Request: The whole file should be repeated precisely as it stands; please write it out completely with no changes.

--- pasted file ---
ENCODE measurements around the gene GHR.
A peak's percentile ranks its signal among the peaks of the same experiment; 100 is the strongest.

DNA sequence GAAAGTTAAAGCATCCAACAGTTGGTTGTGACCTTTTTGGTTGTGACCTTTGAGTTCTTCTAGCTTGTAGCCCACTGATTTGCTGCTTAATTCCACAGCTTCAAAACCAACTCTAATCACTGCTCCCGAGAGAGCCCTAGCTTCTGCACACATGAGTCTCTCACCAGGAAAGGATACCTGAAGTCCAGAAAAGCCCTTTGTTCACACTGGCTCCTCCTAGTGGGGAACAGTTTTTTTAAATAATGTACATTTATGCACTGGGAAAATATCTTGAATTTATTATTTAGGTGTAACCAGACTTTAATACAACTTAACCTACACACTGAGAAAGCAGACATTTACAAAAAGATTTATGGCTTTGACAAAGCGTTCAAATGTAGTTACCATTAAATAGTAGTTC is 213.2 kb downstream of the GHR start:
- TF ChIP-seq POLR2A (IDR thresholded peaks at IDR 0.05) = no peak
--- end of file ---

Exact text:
ENCODE measurements around the gene GHR.
A peak's percentile ranks its signal among the peaks of the same experiment; 100 is the strongest.

DNA sequence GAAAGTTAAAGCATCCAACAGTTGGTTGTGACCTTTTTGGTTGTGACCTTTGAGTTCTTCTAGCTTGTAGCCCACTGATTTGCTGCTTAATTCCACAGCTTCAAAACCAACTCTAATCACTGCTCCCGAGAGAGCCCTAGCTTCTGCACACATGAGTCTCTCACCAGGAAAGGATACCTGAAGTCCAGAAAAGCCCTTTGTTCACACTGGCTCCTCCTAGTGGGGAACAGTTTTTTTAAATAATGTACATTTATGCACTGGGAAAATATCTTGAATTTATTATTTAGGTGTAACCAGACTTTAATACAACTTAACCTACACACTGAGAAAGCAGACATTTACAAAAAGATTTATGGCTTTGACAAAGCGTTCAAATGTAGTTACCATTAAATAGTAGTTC is 213.2 kb downstream of the GHR start:
- TF ChIP-seq POLR2A (IDR thresholded peaks at IDR 0.05) = no peak